Saturday, October 26, 2013

Top Hat

All dressed up.  Nowhere to go.
It was so quiet at the site today that the pigeons could have a meaningful conversation.
The honeycombed roof of the annex stretches from east to west.
This week's work on the annex roof has been fun to watch via the construction cam.
I don't know how much rebar will be worked around the steel waffle plates before the concrete is poured.
Red ladders are essential to the construction of the new tower base, which continues to grow.
Plenty of security is provided if they are feeling a bit shaky about their jobs.
Mr. Crane dropped in a man lift to help out.
If that's not enough support, there is now scaffolding on the second level.
Supports for the ceiling of the celestial room will hang from the wagon wheel at the base of the top hat.  I am told this ceiling will be spectacular.
The only skylight in the new temple will be above the bride's room which will be near the base of the northwest tower, directly behind the staircase on the left.
The fifth tower cap will be placed on top of the steel cylinder.
In the meantime, he's waiting patiently with the other tower caps.
Two wells out of view are now in place to lower the ground water so the east side lift station can be built.
It was my lucky day when the contractor checking on the wells took the time to explain this to me.  I now have a 30 minute degree in the temple drainage system.  We saw the steel sheet pile placed on Wednesday.  These steel plates form a 16 foot square.  The two 40 foot wells were dug outside this square and are now working.
These wells keep the ground water out of the way so the concrete cylinders forming the manhole can be placed inside the steel square.  Concrete will be poured between the sheet pile and the manhole so the aquifer can't push the manhole up.  We saw this happen with the southwest manhole a month ago.  This east manhole plus the other two already on the site will each be 45 feet deep from street level.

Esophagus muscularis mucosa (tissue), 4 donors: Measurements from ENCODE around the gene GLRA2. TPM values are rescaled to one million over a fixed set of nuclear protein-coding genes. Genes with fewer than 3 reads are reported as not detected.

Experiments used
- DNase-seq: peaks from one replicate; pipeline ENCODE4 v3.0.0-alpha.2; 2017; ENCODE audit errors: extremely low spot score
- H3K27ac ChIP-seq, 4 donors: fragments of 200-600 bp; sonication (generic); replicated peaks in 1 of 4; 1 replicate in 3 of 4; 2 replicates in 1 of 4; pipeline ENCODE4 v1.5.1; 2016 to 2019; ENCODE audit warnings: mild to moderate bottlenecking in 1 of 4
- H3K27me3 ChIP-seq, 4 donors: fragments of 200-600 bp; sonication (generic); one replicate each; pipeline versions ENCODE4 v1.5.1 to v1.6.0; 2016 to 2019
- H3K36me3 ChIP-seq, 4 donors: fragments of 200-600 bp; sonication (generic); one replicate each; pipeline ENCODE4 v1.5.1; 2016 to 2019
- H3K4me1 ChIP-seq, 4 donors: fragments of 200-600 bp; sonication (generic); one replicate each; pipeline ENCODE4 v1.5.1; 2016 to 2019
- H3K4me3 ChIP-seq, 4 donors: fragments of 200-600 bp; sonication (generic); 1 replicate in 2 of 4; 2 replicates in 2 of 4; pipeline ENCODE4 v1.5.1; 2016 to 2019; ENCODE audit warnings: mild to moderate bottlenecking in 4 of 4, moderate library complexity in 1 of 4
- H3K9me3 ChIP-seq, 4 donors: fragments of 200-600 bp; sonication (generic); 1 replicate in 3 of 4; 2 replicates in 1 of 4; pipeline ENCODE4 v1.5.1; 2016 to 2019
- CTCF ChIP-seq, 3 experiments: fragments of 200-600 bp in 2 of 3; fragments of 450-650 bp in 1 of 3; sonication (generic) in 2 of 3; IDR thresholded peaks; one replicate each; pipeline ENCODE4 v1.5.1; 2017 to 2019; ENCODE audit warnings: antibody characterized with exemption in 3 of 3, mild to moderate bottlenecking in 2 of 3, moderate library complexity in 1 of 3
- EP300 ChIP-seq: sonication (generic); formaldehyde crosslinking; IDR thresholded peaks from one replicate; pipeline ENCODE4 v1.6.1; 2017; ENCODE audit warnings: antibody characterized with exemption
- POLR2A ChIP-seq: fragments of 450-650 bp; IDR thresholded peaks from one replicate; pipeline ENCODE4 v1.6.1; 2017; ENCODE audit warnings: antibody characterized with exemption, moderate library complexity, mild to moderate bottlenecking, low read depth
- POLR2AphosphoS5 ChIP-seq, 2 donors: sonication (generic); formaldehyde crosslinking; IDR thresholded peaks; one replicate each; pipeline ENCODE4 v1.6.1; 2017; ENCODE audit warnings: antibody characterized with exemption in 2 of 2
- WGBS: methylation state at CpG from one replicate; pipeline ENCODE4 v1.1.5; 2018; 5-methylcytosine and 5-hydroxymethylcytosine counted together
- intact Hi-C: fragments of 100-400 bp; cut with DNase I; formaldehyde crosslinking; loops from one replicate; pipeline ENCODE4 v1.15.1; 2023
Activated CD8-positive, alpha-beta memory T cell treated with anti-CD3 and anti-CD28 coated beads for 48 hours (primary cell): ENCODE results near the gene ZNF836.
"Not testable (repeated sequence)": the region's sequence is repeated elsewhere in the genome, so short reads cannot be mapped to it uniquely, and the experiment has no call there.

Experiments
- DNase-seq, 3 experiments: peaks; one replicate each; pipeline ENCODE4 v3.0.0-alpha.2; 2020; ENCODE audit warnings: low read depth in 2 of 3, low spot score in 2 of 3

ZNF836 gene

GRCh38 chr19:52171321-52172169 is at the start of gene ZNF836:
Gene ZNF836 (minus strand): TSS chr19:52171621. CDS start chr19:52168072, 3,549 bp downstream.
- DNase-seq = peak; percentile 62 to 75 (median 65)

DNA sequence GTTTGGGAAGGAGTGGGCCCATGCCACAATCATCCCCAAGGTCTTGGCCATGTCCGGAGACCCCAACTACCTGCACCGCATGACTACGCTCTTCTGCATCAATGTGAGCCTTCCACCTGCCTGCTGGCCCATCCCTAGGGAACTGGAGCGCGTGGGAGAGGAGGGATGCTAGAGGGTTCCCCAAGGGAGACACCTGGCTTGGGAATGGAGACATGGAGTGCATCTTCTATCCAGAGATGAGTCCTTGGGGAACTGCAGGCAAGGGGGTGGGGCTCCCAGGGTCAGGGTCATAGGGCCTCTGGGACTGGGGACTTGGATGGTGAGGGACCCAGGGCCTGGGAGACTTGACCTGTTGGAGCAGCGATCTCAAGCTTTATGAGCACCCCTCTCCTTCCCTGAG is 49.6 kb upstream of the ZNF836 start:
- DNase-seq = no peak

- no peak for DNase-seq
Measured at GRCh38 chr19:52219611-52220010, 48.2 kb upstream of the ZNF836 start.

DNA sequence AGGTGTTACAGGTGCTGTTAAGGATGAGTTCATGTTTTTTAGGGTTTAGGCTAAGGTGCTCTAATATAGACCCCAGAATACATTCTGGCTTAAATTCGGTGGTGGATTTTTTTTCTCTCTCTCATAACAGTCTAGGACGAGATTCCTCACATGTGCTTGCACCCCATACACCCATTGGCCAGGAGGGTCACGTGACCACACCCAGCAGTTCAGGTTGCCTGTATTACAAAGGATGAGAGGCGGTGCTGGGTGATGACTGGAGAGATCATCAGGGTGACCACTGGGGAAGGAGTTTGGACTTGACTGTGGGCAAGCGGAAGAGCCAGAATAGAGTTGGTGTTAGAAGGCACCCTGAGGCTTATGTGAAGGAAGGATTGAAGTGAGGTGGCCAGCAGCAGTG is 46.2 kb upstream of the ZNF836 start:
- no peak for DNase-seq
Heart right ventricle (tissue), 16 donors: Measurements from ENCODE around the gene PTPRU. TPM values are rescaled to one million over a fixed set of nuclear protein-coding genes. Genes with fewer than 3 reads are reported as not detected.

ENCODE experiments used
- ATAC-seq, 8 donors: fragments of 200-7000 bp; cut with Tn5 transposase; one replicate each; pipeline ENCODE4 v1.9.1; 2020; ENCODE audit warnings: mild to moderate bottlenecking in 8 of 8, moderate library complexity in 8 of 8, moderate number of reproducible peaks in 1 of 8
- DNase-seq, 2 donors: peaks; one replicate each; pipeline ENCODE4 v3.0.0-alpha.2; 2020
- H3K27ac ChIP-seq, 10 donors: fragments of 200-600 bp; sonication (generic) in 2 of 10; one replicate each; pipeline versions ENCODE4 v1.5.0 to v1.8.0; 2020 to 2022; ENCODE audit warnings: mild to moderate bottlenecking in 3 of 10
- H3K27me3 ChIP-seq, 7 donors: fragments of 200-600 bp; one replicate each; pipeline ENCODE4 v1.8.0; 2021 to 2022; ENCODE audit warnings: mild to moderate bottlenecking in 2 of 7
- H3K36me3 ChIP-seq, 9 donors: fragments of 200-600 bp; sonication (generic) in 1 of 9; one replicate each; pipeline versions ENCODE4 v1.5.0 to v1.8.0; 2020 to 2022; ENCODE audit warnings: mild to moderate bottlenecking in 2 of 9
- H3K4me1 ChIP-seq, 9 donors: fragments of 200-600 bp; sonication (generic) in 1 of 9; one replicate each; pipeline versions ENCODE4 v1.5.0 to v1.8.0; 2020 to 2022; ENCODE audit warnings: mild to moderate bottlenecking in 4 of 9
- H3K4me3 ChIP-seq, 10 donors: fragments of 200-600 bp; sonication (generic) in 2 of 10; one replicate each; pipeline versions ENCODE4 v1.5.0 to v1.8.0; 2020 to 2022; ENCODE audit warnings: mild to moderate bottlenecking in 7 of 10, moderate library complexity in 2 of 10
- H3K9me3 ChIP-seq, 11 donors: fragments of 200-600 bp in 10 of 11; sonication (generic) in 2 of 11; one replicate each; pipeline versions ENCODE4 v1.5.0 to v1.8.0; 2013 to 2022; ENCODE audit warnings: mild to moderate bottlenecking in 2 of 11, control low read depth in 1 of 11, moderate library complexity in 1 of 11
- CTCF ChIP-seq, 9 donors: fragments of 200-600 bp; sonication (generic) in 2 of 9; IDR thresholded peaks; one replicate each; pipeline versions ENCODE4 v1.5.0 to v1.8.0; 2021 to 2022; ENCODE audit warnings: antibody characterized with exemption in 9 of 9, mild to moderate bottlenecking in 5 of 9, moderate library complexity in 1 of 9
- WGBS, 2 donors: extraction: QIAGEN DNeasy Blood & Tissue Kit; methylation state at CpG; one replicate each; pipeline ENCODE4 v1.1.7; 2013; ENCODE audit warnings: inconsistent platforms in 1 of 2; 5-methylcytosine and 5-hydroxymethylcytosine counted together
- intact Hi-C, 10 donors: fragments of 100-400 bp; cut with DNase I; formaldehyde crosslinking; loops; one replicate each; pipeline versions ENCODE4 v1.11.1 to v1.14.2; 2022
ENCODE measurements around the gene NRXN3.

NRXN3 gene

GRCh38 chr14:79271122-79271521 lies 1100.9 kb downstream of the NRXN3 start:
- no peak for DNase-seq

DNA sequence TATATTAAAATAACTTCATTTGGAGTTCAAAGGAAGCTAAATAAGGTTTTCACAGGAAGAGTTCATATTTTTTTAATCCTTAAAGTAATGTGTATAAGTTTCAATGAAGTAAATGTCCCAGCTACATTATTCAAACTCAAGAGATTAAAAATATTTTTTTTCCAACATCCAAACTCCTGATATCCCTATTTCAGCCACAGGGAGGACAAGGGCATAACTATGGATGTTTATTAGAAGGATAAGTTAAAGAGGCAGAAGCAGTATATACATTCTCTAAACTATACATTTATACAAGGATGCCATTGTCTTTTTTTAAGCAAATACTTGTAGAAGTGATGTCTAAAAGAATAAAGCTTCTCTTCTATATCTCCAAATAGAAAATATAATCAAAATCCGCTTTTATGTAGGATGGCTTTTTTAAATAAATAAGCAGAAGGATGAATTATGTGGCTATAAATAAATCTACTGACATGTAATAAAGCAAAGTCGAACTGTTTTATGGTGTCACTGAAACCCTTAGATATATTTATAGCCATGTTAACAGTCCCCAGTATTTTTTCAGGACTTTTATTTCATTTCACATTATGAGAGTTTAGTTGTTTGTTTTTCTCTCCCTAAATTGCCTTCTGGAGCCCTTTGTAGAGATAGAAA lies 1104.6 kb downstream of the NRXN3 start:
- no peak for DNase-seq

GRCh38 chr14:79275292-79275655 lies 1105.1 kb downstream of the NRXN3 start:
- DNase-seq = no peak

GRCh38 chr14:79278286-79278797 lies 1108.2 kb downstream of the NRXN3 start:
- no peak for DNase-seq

I was stunned to learn that after the concrete is poured, the steel pile is pulled out and can be reused.  The same is true with the steel pipe on the left.  It was used in drilling the three wells in this end of the lot and the two wells on the east side of the tabernacle, and then it was pulled out.
These two steel pipes are not actually going to be part of the drainage system at all.  The specially-made pile driver seen here pounds the steel pipes and plates in at 1600 vibrations a minute and then removes them.  I know, you are impressed.
This well, near the southwest lift station, and two neighboring wells have been capped off and will ultimately be buried.  Their sole purpose was to facilitate the building of the lift station.
Three lift stations will pump groundwater through drains under the temple and the south and west lots to the Provo storm water system along Second South, seen at the upper left corner of this picture.  The third lift station is on the northwest side of the lot.
This drainage system, already complete under the tabernacle and in the north and west lots, is slowly progressing through the south lot.  Bob, my tutor, explained that when finished, the temple property will be like a boat sailing on the sea, high and dry above the remnants of ancient Lake Bonneville.
The foundation for the underground entrance has been waterproofed.  It's being prepared for another slab to protect the new membrane.  Drains were placed below the slab earlier this month. The foyer slab has recently been connected with the west lot slab.
Steel, brick, concrete and plastic, plus a lot of brain power and elbow grease, are working together to enable this beautiful building to stand for the next thousand years.
Mt. Timp isn't jealous.
Some of us are downright excited.


ian said...

Thank you very much. I have been watching from the start. Ian

dSquared said...

I was happy to see we hadn't missed anything regarding the top of the temple. What a wonderful backdrop for NuSkin's open house.